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Environ Res. 2012 Jan;112:230-4. doi: 10.1016/j.envres.2011.10.009. Epub 2011 Nov 17.

Cancer and environment: definitions and misconceptions.

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  • 1Epidemiology and Genomics Research Program, Division of Cancer Control and Population Sciences, National Cancer Institute, Bethesda, MD, USA.



Scientific evidence supports an association between environmental exposures and cancer. However, a reliable estimate for the proportion of cancers attributable to environmental factors is currently unavailable. This may be related to the varying definitions of the term "environment." The current review aims to determine how the reporting of the definition of the environment and of the estimates of environmentally attributable risks have changed over the past 50 years.


A systematic literature search was performed to retrieve all relevant publications relating to the environment and cancer from January 1960 to December 2010 using PubMed, EMBASE, Scopus, and Web of Science. Definitions of the environment and environmentally attributable risks for cancer were extracted from each relevant publication.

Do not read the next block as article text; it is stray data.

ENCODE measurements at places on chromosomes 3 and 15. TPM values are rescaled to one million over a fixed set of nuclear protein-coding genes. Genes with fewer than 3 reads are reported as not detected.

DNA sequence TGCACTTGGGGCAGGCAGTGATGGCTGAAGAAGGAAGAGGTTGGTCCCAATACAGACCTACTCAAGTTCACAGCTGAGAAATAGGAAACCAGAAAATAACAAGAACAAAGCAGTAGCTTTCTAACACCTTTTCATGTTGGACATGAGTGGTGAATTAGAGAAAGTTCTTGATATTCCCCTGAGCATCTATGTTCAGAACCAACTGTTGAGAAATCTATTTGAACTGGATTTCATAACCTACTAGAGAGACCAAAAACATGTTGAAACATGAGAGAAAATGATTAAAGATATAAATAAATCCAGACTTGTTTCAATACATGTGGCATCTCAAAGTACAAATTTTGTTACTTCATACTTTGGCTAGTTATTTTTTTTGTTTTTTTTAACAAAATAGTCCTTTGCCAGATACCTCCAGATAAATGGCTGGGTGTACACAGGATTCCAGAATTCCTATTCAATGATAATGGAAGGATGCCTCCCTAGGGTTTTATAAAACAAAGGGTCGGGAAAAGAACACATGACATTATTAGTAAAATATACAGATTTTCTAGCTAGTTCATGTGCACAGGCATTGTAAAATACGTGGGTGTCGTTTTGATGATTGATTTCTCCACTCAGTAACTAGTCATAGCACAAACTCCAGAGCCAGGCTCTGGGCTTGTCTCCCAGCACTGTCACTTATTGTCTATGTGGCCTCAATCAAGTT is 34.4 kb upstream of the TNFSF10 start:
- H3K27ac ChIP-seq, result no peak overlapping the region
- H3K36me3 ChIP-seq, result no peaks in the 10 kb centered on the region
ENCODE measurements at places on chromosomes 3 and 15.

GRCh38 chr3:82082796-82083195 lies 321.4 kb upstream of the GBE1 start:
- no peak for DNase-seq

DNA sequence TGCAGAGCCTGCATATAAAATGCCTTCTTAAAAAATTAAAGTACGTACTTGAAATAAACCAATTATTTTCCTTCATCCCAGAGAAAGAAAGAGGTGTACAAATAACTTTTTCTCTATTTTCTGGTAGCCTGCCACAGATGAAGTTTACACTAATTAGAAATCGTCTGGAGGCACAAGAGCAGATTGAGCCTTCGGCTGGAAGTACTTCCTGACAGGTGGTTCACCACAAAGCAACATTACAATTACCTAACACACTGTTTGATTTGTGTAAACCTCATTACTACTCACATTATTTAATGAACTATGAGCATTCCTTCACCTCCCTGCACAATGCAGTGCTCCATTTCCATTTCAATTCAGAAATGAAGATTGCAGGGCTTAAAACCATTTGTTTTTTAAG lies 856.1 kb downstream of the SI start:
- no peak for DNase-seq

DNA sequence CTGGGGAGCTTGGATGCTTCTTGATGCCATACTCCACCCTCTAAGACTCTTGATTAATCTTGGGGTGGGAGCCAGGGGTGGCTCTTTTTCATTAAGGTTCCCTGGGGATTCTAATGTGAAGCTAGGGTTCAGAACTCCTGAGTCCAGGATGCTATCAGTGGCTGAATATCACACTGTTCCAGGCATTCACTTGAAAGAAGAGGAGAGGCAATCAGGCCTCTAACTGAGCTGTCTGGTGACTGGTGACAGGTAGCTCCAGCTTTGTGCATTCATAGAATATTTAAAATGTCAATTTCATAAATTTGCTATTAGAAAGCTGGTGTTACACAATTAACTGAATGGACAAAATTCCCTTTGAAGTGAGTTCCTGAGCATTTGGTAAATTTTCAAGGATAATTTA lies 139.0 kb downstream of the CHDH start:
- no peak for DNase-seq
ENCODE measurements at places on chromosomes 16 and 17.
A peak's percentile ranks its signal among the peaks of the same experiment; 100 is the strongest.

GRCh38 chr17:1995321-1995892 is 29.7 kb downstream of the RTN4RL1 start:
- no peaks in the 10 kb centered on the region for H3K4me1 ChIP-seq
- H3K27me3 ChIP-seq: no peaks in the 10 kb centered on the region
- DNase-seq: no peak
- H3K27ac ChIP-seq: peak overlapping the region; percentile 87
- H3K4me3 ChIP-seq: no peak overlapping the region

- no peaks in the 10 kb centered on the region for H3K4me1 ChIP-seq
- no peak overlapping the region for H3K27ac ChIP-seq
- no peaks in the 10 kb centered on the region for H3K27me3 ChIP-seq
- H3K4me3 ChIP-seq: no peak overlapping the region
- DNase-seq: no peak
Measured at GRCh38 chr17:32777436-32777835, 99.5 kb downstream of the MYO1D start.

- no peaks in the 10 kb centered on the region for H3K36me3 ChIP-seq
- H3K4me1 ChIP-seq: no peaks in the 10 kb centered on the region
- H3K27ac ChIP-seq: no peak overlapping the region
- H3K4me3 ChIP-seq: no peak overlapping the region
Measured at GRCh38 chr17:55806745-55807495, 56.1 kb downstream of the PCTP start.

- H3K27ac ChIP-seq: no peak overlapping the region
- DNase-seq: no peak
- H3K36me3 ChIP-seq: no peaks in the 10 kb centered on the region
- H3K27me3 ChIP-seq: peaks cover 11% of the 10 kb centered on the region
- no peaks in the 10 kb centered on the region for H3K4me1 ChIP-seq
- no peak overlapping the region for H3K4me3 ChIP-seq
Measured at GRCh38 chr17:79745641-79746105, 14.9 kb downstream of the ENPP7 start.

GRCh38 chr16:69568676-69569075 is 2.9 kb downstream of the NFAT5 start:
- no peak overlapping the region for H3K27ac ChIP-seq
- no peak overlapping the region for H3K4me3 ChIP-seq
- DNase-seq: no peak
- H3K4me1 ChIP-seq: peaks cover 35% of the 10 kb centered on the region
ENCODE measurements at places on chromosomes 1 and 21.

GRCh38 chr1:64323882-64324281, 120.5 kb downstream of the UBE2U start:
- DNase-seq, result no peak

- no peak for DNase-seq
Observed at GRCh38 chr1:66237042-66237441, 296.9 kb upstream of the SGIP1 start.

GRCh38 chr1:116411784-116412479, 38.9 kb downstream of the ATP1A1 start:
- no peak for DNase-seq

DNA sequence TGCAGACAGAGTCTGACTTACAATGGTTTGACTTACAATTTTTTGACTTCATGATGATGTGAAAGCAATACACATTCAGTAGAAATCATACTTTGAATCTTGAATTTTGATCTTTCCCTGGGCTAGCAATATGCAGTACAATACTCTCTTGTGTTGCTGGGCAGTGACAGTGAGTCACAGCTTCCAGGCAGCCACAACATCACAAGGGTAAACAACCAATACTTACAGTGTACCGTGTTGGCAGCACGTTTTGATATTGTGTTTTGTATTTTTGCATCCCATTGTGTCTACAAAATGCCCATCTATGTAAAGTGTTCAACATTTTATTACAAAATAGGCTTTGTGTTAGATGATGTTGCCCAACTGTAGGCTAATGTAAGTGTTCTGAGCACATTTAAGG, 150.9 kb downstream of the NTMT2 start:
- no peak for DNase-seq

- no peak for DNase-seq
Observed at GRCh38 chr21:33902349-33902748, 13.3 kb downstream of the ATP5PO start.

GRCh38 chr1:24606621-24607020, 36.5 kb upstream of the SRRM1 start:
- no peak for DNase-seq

The search resulted in 261 relevant publications. We found vast discrepancies in the definition of the environment, ranging from broad (including lifestyle factors, occupational exposures, pollutants, and other non-genetic factors) to narrow (including air, water, and soil pollutants). Reported environmentally attributable risk estimates ranged from 1% to 100%.


Our findings emphasize the discrepancies in reporting environmental causation of cancer and the limits of inference in interpreting environmentally attributable risk estimates. Rather than achieving consensus on a single definition for the environment, we suggest the focus be on achieving transparency for any environmentally attributable risks.

Published by Elsevier Inc.

[PubMed - indexed for MEDLINE]
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